The vibrating plate treatment, called Revitive, is being trialled in the NHS and is hoped to improve blood flow in the legs and ease the pain of peripheral arterial disease. (Stock image)

The vibrating plate treatment, called Revitive, is being trialled in the NHS and is hoped to improve blood flow in the legs and ease the pain of peripheral arterial disease. (Stock image)

The vibrating plate treatment, called Revitive, is being trialled in the NHS and is hoped to improve blood flow in the legs and ease the pain of peripheral arterial disease. (Stock image)

People with the condition — a form of cardiovascular disease — often also have furring of other arteries in the body, putting them at risk of heart attack and stroke, and damage to vital organs. 

Treatment of PAD usually involves surgery, taking a segment of healthy vein from elsewhere in the body, and using it to bypass the blockages and restore an adequate blood supply in the legs. Some 23,000 such procedures are performed each year in the UK.

The two-hour operation is highly effective in many cases. After surgery, exercise is recommended as this has been shown to have beneficial effects on the workings of the blood vessels in the legs. 

However, many patients fail to follow these rehabilitation programmes, says Dr Punit Ramrakha, a consultant cardiologist at Hammersmith Hospital in London, and as a result, the graft can fail.

If this happens, tissue becomes starved of oxygen and nutrients and can get infected and die, leading to the leg being amputated, typically below the knee.

The vibrating plate — called Revitive and being trialled in the NHS — offers a new way to help keep these grafts working.

During a 30-minute session, patients will receive  electrical pulses to the soles of the feet which activate nerves in the legs and helps boost blood flow. (Stock image)

During a 30-minute session, patients will receive  electrical pulses to the soles of the feet which activate nerves in the legs and helps boost blood flow. (Stock image)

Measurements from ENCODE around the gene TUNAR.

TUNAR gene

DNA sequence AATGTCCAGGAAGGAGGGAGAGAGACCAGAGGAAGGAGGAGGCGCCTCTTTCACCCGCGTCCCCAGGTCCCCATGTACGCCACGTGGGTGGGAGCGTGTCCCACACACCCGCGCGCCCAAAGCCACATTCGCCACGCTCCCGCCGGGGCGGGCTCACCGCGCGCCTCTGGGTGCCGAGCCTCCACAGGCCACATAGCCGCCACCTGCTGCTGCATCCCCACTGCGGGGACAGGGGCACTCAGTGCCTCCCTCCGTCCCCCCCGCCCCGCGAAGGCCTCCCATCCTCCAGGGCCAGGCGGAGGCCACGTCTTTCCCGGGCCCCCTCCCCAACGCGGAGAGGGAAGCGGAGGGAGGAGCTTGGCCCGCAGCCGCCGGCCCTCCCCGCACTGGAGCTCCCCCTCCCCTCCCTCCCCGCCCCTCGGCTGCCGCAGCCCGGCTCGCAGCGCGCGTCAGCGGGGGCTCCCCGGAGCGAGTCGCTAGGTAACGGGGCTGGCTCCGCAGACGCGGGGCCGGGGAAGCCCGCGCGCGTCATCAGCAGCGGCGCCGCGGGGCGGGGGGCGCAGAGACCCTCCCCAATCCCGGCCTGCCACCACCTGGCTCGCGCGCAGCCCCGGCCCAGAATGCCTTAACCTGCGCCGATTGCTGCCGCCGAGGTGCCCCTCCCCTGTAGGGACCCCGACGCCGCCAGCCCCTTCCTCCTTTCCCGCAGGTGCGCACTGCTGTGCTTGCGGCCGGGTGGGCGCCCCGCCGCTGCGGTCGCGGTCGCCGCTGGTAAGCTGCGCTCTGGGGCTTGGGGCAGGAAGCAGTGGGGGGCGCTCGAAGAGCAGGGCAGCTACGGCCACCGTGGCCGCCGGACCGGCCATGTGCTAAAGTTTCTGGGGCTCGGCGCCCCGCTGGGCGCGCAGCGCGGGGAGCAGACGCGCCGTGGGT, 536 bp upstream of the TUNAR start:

During a 30-minute session, patients will receive  electrical pulses to the soles of the feet which activate nerves in the legs and helps boost blood flow. (Stock image)

During a 30-minute session, it delivers electrical pulses to the soles of the feet which activate nerves in the legs, causing muscles to contract and relax and boost blood flow.

The device offers varying degrees of stimulation in different settings. Improvements in blood flow suggest a promising role for the device in keeping these grafts open and helping them last longer, say doctors from Charing Cross Hospital in London, who are carrying out a trial with 34 patients. 

These patients will have a one-off session with the device after surgery to see whether it improves blood flow.

A new study, published in the journal Wound Management & Prevention, found that blood flow to the foot increased by more than 40 per cent when healthy volunteers used the device for ten minutes.

Dr Ramrakha says: ‘Neuromuscular electrical stimulation of leg muscles . . . may effectively substitute, promote or complement physical training. This trial will show whether this technology will assist the patients on the road to recovery.’

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DR MARTIN SCURR answers all your health questions 

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dr martin scurr answers all your health questions

QUESTION: I get post-nasal drip. I was told it might be caused by acid reflux, but I don’t have the classic symptoms. What else could be causing it?

Stephen Pearson, by email.